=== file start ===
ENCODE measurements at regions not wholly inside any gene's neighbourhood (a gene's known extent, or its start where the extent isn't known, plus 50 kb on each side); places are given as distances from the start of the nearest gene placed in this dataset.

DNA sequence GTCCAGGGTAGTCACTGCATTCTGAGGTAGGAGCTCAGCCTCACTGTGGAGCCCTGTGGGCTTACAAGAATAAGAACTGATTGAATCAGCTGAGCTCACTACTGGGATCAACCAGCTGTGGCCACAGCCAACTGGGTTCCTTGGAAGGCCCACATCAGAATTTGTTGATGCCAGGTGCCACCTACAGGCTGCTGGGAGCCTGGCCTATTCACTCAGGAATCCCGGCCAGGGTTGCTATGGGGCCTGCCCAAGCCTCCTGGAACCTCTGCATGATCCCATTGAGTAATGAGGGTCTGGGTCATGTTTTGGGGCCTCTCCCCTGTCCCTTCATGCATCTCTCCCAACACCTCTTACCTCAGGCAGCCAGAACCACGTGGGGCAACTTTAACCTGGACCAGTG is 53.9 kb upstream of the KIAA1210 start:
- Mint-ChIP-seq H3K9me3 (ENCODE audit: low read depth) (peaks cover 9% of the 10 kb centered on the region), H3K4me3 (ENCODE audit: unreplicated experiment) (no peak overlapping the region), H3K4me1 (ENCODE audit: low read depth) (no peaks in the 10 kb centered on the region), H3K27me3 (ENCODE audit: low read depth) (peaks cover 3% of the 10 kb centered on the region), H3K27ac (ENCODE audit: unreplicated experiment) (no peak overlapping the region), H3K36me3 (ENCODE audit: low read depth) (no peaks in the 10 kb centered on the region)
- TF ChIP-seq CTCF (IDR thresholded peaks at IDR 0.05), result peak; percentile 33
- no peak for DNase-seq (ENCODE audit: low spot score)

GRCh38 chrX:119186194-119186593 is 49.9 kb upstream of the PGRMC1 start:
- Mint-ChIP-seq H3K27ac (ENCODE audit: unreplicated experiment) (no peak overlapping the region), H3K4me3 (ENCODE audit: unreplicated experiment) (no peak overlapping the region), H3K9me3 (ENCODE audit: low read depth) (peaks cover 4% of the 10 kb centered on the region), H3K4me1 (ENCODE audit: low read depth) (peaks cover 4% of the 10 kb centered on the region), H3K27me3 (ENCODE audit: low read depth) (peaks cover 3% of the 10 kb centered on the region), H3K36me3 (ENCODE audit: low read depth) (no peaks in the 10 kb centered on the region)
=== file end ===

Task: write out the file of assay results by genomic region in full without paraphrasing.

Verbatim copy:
ENCODE measurements at regions not wholly inside any gene's neighbourhood (a gene's known extent, or its start where the extent isn't known, plus 50 kb on each side); places are given as distances from the start of the nearest gene placed in this dataset.

DNA sequence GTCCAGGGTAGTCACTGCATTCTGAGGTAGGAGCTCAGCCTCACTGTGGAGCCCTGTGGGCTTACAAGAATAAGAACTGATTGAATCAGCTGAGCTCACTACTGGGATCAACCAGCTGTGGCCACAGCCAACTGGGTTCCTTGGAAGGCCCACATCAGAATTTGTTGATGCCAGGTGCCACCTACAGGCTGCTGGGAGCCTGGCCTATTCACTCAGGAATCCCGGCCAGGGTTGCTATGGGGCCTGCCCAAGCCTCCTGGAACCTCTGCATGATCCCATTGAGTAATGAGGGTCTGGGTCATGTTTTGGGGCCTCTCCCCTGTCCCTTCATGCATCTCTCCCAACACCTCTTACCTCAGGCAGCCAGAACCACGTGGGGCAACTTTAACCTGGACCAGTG is 53.9 kb upstream of the KIAA1210 start:
- Mint-ChIP-seq H3K9me3 (ENCODE audit: low read depth) (peaks cover 9% of the 10 kb centered on the region), H3K4me3 (ENCODE audit: unreplicated experiment) (no peak overlapping the region), H3K4me1 (ENCODE audit: low read depth) (no peaks in the 10 kb centered on the region), H3K27me3 (ENCODE audit: low read depth) (peaks cover 3% of the 10 kb centered on the region), H3K27ac (ENCODE audit: unreplicated experiment) (no peak overlapping the region), H3K36me3 (ENCODE audit: low read depth) (no peaks in the 10 kb centered on the region)
- TF ChIP-seq CTCF (IDR thresholded peaks at IDR 0.05), result peak; percentile 33
- no peak for DNase-seq (ENCODE audit: low spot score)

GRCh38 chrX:119186194-119186593 is 49.9 kb upstream of the PGRMC1 start:
- Mint-ChIP-seq H3K27ac (ENCODE audit: unreplicated experiment) (no peak overlapping the region), H3K4me3 (ENCODE audit: unreplicated experiment) (no peak overlapping the region), H3K9me3 (ENCODE audit: low read depth) (peaks cover 4% of the 10 kb centered on the region), H3K4me1 (ENCODE audit: low read depth) (peaks cover 4% of the 10 kb centered on the region), H3K27me3 (ENCODE audit: low read depth) (peaks cover 3% of the 10 kb centered on the region), H3K36me3 (ENCODE audit: low read depth) (no peaks in the 10 kb centered on the region)